From Issue 2.5 - March/April 1996
Hey, I came of age in the '70s. I chanted the slogans. I would have burned my bra if I'd owned one. And I learned all about the wealthy, exploitive pornographers who were smoking fat, smelly, phallic Havana cigars paid for with the obscene profits they'd squeezed out of the bodies of innocent young women.
Well, now it's the '90s, and I am a pornographer -- at least by the standards of much of America -- and so are most of my friends. And nobody has offered me a Havana cigar in ages. In fact, most of the people I know who work as sex writers, artists, publishers, and performers need to scrimp for a few days to manage a pack of Camels. If sex sells, who's buying? And why aren't they buying from us?
Virtually everyone I know has at least dipped a toe into creating or producing sexually oriented materials. Some of us are writers, some are photographers, some are artists, some are videographers, some are performers, some are publishers, and some are distributors. Our financial statuses range from marginally comfortable to just-this-side-of-homeless.
I used to think that this was because we were producing a new kind of erotica, a kind that respects its customers and focuses on their brains as well as their gonads. This helped me feel better about my perennial brokeness, but was otherwise a straw man. Since then, I've met some of the folks who produce traditional porn, and they're doing a bit better, but not much. One friend who works in that field says the exception is the friendly fellows who produce the 25-cent-a-peek peep show machines -- he says they are raking in the bucks. Well, I'm glad someone is!
Aside from our subject matter, in fact, most of the people I know who do what we'll call "sexual communications" have the same concerns as their analogs in the straight world. Writers bitch about insensitive editors and slow or nonexistent royalty checks. Artists are tortured by inadequate fees and by art directors who reject their most sensitive and heartfelt work in favor of commercial dreck. Performers put in days under hot lights and nights carrying hot trays of restaurant food. Publishers writhe in the twin grip of spiraling paper costs and punishing distributor discounts. And so on.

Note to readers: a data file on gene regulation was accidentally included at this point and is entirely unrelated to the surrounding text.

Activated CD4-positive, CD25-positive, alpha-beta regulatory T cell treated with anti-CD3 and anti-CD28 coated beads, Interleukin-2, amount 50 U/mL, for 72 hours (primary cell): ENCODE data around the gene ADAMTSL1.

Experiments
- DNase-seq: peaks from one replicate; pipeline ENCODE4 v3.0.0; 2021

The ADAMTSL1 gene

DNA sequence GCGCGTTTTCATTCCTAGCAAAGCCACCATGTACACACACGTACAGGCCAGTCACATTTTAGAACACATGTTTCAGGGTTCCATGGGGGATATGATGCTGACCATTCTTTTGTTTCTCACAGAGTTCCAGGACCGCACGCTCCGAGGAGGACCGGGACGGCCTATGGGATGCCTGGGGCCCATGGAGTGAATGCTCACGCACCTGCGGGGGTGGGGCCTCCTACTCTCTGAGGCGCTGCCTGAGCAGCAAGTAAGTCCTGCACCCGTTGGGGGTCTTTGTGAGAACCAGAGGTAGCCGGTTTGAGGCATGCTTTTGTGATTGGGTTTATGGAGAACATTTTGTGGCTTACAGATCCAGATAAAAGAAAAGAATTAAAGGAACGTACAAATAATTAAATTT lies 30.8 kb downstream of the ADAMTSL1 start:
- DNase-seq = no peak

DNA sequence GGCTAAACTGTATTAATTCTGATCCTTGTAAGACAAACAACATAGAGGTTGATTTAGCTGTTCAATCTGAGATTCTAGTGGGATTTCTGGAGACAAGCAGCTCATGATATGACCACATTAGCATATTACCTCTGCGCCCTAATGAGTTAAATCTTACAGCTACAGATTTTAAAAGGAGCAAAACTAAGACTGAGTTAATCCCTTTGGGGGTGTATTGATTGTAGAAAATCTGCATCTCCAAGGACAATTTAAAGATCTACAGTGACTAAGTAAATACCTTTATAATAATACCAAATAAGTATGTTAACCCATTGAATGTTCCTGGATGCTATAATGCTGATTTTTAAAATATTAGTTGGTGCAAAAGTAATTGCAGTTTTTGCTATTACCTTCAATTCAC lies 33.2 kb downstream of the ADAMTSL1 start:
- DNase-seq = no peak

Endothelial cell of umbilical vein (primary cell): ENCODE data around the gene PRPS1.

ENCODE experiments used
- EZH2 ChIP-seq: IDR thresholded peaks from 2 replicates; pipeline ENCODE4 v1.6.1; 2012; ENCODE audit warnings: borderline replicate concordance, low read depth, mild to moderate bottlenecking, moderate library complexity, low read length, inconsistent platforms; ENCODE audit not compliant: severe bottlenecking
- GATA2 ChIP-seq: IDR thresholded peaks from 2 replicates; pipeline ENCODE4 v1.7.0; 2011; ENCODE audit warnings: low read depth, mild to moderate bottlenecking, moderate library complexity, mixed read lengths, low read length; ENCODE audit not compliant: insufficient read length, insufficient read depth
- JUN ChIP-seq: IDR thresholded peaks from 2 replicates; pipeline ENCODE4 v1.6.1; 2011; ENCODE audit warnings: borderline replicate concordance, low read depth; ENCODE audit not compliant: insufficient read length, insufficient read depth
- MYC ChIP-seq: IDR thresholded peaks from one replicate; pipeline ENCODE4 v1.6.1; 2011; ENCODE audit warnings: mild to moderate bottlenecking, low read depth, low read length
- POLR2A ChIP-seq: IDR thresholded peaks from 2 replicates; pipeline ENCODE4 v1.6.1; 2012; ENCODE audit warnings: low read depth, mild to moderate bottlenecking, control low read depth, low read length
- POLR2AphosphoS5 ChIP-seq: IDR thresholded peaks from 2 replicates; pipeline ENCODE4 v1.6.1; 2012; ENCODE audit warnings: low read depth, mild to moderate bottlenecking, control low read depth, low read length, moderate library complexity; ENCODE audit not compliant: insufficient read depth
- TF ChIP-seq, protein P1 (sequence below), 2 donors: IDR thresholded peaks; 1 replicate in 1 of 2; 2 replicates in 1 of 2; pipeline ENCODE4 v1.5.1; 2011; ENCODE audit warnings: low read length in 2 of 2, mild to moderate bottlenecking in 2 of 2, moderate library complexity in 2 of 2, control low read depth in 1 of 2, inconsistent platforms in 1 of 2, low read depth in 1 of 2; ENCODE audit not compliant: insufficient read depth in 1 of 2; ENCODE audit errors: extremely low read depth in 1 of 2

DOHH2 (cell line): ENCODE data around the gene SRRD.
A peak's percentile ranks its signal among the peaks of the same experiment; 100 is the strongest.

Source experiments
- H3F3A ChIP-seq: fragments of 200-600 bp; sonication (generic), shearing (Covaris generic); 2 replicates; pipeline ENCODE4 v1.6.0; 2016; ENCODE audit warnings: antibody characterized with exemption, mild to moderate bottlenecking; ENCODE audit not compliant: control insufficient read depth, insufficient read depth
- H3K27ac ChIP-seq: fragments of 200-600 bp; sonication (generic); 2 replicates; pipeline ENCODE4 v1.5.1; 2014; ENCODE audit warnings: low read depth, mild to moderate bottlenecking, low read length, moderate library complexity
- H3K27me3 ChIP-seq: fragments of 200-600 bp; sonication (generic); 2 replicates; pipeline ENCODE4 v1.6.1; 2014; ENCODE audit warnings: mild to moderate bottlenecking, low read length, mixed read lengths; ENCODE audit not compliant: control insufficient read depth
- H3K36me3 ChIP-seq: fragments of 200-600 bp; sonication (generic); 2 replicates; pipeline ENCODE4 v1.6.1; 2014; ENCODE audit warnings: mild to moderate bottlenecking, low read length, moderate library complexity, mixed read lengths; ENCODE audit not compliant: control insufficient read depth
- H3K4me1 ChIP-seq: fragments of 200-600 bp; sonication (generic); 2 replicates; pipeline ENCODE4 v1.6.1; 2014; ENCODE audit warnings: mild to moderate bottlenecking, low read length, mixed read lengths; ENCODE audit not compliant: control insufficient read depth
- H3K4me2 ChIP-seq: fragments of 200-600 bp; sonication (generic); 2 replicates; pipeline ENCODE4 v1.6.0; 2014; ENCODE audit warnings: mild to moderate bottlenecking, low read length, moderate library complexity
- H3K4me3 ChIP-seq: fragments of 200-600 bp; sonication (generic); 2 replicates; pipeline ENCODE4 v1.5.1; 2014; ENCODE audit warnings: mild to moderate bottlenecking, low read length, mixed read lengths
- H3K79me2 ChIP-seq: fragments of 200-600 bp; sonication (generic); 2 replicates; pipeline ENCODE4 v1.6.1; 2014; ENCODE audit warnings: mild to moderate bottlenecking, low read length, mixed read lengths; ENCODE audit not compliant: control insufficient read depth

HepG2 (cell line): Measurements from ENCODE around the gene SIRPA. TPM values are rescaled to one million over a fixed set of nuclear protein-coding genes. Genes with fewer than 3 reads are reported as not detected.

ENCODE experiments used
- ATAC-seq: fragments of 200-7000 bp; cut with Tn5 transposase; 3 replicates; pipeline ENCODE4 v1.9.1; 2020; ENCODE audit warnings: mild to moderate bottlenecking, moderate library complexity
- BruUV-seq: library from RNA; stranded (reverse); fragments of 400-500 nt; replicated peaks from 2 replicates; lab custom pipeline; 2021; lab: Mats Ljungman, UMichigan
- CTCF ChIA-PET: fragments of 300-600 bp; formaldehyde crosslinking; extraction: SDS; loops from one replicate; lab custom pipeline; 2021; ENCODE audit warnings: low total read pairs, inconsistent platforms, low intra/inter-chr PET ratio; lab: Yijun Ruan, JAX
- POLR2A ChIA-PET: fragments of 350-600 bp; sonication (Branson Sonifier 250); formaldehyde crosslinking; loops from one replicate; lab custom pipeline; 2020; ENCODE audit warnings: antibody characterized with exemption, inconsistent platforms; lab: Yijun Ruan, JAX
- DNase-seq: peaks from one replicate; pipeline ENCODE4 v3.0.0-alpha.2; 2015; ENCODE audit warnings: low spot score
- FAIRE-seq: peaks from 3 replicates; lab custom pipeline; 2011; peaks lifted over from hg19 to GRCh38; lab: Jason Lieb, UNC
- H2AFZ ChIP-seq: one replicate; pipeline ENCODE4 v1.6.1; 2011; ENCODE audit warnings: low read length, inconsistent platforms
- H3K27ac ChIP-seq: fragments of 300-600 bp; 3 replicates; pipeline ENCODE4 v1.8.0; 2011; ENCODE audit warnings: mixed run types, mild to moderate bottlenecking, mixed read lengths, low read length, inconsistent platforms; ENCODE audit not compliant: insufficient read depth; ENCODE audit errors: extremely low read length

I think sexual communicators can take their place alongside childcare workers as people who provide the world with a critically necessary service in spite of disdain and indifference -- often from those who use our services the most. We're not unionized. We're not subsidized. We're usually not even too well organized. We're just sitting here exercising our imaginations, libidos, and creativity to help make people smarter and happier about sex.
And now, our "friends" in Washington are raising the ante even higher, trying to prevent us from utilizing important new electronic media to transmit our messages or sell our products. In other words, we're no longer just broke -- we're broke and criminal. (I think I liked the drug counterculture better; it may have suffered under absurd lawmaking, but at least it paid pretty well.)
Before this country gets sane again, we may see a few of our leading sexual communicators take the same risk their predecessors did a generation or two ago -- the risk of winding up behind bars. Why, then, do we do it? Clue: it ain't for the money, honey! Many of us left well-paying professions -- my last job, in an ad agency, paid about three times what I make right now -- to spread the smutty word. We may do it because, sometime in our pasts, we were helped to feel less isolated and miserable by a well-written porn story or how-to article. We may do it because we're dedicated to the radical position that sex is a positive influence on the universe and that pleasure is good for people. We may do it because it's fun and satisfying in a way that meter-reading or taxi-driving or code-writing usually isn't. Or we may do it because it gets us laid a lot. But whatever our own personal reasons, we are doing it -- and we aren't getting rich from it.
So the next time you bitch about the cost of your favorite skin
magazine, or that how-to book you've been wanting, or the videotape
that's going to get you off countless times in the next couple of
weeks, keep in mind what it is you're really buying: a reduction in
shame, an increase in sexual skill, and the life-enhancing gift of
arousal and orgasm. Cheap for what you're getting, right?
Lady Green is the author of The Sexually Dominant Woman: A Workbook for Nervous Beginners and the co-author of The Bottoming Book: Or, How To Get Terrible Things Done To You By Wonderful People (under the name Catherine A. Liszt). She also publishes a newsletter and teaches classes for novice dominant women and their partners. For a catalog please send a self-addressed stamped envelope to 3739 Balboa Ave. #195, San Francisco, CA 94121, or send her e-mail at firstname.lastname@example.org.